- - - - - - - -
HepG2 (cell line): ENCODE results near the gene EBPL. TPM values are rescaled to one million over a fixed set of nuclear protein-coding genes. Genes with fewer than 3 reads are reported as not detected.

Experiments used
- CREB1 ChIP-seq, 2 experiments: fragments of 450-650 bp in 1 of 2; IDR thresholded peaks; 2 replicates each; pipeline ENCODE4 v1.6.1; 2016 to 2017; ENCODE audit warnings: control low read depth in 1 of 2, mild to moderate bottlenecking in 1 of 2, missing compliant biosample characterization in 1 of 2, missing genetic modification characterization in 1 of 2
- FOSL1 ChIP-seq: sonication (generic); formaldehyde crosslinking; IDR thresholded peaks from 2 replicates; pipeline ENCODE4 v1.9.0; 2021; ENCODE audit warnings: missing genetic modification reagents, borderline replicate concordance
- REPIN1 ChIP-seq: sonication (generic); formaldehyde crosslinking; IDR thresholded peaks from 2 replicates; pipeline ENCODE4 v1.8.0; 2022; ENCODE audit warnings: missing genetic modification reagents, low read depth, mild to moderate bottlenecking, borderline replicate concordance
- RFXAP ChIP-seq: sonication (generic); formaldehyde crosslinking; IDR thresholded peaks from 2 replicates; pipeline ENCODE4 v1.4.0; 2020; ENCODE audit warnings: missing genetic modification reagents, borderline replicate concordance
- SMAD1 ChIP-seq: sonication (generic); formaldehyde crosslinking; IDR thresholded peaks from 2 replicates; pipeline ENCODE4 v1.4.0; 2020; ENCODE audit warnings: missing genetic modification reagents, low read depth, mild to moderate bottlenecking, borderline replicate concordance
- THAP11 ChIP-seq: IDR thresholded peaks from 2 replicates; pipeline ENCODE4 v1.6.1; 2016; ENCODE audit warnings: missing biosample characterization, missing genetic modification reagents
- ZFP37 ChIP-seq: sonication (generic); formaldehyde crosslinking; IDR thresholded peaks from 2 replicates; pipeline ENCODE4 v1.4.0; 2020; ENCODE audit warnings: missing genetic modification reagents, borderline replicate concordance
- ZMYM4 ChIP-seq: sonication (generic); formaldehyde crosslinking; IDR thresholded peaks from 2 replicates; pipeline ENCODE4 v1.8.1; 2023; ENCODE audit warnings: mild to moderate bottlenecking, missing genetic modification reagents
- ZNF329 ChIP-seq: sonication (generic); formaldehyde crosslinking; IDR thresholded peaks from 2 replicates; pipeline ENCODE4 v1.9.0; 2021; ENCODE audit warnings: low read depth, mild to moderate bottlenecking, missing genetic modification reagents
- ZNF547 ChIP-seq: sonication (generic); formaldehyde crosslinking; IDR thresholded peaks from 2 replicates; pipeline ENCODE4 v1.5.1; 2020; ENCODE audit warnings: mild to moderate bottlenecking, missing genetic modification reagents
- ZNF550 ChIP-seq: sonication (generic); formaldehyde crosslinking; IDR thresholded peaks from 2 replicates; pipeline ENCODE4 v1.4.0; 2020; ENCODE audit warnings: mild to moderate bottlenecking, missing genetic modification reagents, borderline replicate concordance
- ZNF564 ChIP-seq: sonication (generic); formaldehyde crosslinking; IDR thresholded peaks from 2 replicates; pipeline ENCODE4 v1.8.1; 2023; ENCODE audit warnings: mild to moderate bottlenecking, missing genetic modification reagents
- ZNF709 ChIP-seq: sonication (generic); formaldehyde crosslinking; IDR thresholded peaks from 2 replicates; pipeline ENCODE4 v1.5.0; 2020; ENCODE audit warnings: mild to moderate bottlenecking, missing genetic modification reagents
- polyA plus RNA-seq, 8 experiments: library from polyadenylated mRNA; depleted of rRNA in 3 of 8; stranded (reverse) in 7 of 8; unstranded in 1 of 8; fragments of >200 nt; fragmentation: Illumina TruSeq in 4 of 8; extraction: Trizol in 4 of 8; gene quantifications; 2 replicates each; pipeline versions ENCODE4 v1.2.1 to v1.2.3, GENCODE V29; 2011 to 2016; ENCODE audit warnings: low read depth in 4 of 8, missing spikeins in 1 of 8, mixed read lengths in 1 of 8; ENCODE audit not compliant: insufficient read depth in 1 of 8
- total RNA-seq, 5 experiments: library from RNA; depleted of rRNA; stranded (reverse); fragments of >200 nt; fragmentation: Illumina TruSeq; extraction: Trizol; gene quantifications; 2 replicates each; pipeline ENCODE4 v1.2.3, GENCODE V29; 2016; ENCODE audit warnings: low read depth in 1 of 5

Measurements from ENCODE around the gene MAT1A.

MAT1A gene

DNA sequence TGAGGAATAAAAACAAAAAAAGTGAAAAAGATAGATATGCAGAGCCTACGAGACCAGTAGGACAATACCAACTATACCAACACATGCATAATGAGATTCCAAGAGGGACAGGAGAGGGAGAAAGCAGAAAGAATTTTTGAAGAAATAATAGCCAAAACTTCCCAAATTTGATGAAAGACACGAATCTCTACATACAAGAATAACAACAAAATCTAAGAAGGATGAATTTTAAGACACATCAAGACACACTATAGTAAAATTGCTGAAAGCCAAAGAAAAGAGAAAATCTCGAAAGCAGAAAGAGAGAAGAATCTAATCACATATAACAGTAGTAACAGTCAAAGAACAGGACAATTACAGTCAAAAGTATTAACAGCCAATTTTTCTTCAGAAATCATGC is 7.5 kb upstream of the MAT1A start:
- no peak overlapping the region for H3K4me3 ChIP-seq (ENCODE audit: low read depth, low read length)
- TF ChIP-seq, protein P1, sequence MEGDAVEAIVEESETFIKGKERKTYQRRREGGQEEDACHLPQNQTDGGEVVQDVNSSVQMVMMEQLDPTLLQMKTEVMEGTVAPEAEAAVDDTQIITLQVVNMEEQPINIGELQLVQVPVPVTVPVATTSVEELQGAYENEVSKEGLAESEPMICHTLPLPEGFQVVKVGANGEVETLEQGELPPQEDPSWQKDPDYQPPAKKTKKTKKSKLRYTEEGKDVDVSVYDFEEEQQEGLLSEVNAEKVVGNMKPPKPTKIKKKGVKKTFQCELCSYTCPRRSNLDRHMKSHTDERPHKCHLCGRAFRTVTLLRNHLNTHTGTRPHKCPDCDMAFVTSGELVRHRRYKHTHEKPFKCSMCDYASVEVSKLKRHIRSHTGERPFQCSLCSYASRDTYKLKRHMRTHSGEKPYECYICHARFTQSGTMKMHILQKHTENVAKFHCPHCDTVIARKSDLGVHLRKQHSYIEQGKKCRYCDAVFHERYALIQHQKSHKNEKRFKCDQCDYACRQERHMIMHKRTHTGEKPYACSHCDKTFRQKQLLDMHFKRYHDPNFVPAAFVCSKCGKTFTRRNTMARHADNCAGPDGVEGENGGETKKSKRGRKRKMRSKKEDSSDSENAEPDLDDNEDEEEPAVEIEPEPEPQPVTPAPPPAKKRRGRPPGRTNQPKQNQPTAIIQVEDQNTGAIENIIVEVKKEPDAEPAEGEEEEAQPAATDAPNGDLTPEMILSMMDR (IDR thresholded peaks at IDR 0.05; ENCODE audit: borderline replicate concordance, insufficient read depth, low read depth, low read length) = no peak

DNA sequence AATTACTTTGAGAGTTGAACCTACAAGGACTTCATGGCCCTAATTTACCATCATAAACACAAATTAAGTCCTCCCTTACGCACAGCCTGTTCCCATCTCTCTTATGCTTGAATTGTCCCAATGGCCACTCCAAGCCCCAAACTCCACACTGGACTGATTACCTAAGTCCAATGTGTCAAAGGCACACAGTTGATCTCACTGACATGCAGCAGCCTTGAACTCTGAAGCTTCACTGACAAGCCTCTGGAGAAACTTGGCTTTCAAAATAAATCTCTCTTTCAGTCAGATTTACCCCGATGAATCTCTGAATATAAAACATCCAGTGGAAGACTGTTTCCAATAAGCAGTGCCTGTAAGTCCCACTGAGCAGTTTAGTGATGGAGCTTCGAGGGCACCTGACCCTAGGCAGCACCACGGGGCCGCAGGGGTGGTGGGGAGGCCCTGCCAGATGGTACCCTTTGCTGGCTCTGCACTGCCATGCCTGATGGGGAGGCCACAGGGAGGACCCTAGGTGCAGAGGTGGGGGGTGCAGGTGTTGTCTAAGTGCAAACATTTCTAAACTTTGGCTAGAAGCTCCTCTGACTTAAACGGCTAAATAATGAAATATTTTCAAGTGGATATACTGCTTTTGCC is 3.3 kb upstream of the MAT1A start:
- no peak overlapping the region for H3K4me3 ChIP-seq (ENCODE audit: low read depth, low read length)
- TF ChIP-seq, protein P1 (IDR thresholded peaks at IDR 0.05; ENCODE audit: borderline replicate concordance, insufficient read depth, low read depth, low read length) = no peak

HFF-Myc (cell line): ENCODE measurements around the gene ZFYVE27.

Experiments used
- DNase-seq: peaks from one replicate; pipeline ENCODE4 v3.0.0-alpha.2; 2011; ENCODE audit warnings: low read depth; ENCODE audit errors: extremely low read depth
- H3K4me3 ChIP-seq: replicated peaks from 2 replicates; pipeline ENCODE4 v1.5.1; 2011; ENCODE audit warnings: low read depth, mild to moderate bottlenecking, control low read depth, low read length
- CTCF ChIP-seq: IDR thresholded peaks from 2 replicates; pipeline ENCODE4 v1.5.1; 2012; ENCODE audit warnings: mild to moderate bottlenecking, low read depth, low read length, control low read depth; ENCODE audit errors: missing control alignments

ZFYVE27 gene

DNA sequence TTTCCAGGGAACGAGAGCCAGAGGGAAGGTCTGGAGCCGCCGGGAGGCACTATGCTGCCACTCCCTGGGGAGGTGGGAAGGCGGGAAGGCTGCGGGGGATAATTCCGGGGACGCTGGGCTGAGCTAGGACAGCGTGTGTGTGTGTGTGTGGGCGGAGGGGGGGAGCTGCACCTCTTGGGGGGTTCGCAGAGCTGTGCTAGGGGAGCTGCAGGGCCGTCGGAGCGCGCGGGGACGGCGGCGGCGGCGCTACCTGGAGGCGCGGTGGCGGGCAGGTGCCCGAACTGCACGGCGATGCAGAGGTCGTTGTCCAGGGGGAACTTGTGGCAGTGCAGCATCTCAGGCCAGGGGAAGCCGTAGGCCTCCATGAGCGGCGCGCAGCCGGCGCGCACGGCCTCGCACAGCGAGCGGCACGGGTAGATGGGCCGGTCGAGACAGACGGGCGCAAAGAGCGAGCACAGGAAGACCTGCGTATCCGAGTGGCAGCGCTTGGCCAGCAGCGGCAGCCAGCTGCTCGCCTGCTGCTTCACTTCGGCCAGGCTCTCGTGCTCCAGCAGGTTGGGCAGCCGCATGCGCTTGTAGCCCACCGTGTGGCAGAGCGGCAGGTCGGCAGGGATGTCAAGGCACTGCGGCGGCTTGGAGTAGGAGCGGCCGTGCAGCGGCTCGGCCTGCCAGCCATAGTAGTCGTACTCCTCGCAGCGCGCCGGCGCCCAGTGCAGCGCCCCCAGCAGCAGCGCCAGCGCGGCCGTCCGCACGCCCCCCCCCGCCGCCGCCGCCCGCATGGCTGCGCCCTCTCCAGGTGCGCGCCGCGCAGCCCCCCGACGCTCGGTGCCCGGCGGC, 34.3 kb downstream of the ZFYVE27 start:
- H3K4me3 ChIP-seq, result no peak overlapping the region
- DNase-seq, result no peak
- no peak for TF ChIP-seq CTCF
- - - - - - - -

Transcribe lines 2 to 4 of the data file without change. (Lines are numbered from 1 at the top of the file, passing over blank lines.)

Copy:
Experiments used
- CREB1 ChIP-seq, 2 experiments: fragments of 450-650 bp in 1 of 2; IDR thresholded peaks; 2 replicates each; pipeline ENCODE4 v1.6.1; 2016 to 2017; ENCODE audit warnings: control low read depth in 1 of 2, mild to moderate bottlenecking in 1 of 2, missing compliant biosample characterization in 1 of 2, missing genetic modification characterization in 1 of 2
- FOSL1 ChIP-seq: sonication (generic); formaldehyde crosslinking; IDR thresholded peaks from 2 replicates; pipeline ENCODE4 v1.9.0; 2021; ENCODE audit warnings: missing genetic modification reagents, borderline replicate concordance